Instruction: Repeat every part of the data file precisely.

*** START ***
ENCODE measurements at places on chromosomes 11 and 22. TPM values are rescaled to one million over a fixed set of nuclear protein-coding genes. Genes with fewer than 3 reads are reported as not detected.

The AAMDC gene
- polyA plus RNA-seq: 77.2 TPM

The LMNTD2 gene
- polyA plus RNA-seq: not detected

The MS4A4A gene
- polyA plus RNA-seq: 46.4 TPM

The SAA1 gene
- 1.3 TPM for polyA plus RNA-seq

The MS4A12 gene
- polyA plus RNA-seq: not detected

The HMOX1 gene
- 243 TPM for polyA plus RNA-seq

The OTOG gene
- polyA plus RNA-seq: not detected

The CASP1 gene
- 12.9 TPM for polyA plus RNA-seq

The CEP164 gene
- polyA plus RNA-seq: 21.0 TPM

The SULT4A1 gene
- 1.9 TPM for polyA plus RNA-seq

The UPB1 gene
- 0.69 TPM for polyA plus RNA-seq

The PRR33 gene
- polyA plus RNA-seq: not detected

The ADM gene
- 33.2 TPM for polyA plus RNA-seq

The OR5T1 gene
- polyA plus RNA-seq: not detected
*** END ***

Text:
ENCODE measurements at places on chromosomes 11 and 22. TPM values are rescaled to one million over a fixed set of nuclear protein-coding genes. Genes with fewer than 3 reads are reported as not detected.

The AAMDC gene
- polyA plus RNA-seq: 77.2 TPM

The LMNTD2 gene
- polyA plus RNA-seq: not detected

The MS4A4A gene
- polyA plus RNA-seq: 46.4 TPM

The SAA1 gene
- 1.3 TPM for polyA plus RNA-seq

The MS4A12 gene
- polyA plus RNA-seq: not detected

The HMOX1 gene
- 243 TPM for polyA plus RNA-seq

The OTOG gene
- polyA plus RNA-seq: not detected

The CASP1 gene
- 12.9 TPM for polyA plus RNA-seq

The CEP164 gene
- polyA plus RNA-seq: 21.0 TPM

The SULT4A1 gene
- 1.9 TPM for polyA plus RNA-seq

The UPB1 gene
- 0.69 TPM for polyA plus RNA-seq

The PRR33 gene
- polyA plus RNA-seq: not detected

The ADM gene
- 33.2 TPM for polyA plus RNA-seq

The OR5T1 gene
- polyA plus RNA-seq: not detected